The council is well sighted on the responses to the survey and is committed to addressing the concerns raised. Consideration should be given to development of an action plan which can be clearly communicated to all staff and against which progress can be measured – this will not only ensure the issues raised are purposefully resolved, but that staff will see their concerns being actively listened to by the organisation.

Only 21 per cent of staff feel that they have a good working relationship with members. The last council election in 2019 returned a change in political control for the council – of the 42 members 20 are Conservative, 11 are Liberal Democrat, six are Non-aligned Independent, three are New Independent Group and two are Green Party. The Cabinet consists of five Conservative members and three Independent, the Leader is Independent, and the Deputy Leader is from the Conservative Group – there is no formal or informal coalition. Given this complex political context, the period since 2019 has not been without its challenges, which have been managed well by the Chief Executive, and relations amongst Cabinet members and between senior members and officers now seem to be stable.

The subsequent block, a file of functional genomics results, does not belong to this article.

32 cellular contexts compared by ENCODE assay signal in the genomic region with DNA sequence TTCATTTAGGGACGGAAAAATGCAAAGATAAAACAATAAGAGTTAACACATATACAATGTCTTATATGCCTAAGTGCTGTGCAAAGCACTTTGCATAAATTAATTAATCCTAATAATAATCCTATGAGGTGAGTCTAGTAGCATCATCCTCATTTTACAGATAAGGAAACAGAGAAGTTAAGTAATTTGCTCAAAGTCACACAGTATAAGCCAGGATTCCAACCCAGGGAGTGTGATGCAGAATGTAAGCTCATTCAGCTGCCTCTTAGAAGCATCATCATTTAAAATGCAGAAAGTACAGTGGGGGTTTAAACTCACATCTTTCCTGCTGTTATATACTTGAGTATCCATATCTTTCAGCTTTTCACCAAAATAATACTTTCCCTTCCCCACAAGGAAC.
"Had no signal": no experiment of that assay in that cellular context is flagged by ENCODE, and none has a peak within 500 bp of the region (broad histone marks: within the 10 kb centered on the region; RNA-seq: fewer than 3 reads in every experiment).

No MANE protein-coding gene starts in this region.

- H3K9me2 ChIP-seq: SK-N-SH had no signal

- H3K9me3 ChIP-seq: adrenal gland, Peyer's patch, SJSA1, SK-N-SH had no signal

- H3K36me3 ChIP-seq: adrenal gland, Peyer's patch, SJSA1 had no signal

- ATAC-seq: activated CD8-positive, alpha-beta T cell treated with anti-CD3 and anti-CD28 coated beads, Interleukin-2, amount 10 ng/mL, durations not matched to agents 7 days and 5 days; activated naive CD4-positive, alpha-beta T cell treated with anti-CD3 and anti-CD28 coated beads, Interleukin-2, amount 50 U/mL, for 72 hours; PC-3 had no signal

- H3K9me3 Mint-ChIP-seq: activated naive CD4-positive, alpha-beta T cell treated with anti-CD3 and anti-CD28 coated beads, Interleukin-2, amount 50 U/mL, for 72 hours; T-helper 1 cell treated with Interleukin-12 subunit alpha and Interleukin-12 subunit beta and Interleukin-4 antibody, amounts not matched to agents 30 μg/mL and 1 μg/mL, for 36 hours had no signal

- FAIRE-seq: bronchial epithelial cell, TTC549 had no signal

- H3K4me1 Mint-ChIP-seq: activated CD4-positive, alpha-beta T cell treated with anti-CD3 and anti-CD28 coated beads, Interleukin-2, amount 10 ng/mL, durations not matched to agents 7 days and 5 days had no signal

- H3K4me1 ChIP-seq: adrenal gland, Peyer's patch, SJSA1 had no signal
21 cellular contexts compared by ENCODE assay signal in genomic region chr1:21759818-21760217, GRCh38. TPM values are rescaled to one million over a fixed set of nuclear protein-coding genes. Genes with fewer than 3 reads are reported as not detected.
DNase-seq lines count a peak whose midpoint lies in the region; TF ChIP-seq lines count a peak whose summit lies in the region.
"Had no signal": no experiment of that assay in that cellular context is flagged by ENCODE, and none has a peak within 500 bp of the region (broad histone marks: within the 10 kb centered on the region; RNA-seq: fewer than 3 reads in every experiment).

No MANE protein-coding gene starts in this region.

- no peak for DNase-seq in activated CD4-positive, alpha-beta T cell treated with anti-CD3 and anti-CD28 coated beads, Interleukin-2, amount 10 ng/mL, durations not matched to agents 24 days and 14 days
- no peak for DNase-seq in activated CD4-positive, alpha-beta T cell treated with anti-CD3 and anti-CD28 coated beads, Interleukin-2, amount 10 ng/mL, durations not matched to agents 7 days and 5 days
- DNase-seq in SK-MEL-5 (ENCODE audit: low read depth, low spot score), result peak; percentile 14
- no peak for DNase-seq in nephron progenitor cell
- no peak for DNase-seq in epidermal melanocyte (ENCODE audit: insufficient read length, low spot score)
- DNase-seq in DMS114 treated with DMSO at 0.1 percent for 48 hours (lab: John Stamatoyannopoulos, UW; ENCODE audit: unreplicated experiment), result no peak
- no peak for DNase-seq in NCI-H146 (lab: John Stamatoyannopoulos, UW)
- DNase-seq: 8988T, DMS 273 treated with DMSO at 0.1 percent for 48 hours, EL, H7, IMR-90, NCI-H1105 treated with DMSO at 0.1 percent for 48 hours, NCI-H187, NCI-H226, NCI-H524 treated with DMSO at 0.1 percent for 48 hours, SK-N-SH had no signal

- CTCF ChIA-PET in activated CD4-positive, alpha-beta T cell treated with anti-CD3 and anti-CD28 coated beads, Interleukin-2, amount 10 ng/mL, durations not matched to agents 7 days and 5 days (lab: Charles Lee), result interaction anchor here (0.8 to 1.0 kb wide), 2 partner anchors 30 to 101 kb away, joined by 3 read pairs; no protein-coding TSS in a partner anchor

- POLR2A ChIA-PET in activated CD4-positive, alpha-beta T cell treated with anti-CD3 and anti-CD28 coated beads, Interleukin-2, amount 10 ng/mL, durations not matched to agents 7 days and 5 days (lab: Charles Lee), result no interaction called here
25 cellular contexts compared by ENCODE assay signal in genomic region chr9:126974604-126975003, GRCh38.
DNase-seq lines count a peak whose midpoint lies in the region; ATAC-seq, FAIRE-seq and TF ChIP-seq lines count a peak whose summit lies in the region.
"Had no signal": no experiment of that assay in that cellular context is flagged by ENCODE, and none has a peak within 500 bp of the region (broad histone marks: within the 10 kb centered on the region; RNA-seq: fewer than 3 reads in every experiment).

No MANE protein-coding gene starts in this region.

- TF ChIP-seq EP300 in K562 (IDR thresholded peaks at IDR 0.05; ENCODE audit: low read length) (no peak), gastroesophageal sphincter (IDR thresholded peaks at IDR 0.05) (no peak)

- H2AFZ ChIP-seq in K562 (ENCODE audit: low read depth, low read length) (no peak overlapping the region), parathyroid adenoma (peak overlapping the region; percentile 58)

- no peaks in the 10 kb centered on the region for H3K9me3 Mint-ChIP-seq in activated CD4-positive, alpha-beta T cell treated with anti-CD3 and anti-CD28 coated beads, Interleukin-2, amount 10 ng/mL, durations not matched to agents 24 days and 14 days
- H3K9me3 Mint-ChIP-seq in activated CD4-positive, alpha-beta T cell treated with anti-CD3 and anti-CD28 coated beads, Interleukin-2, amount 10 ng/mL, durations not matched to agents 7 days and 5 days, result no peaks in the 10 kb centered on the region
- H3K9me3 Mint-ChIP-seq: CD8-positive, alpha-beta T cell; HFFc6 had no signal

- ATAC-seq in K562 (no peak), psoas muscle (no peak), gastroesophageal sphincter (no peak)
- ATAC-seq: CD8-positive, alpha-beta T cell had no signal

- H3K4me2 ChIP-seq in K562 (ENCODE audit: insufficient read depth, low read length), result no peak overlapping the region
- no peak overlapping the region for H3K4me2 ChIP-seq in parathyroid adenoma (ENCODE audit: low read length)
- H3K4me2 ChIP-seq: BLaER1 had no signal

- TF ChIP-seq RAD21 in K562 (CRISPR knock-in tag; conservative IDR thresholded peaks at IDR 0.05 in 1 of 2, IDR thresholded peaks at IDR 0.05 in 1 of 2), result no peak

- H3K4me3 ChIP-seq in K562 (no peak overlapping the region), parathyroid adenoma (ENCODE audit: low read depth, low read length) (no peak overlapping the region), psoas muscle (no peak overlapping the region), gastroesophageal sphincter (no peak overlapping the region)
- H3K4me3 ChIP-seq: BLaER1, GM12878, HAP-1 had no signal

These positive working relationships now need to be developed with senior officers and senior members working as a more effective ‘Top Team’, meeting together and working through a shared agenda that reflects the context the council is operating within and agree a set of deliverable priorities, with members being seen to think and act strategically rather than perhaps spending a disproportionate amount of time involved in operational matters. In doing so, they will be better able to provide sound political and organisational strategic leadership and one would hope improve staff perceptions. Whilst stating the above, it is evident that some member to officer and some member to member relations have become strained and are effecting the council’s capacity to deliver due to the impact this is having on both councillor and officer time and resources. There is widespread recognition of the issues in most quarters and a belief that they need to be proactively addressed. The Council may benefit from external support, mediation, and guidance so that issues are resolved and the council, both members and officers, can focus on the delivery of priorities, allowing a culture of respect to be reset and rebuilt. Structures for non-executive members to positively engage with and influence both decision and policy making exist through the Policy Development Groups and Scrutiny. However, there is a need for all members to fully understand their roles and responsibilities, and engage positively with these structures, so that the best outcomes for the residents of Mid Devon can be achieved.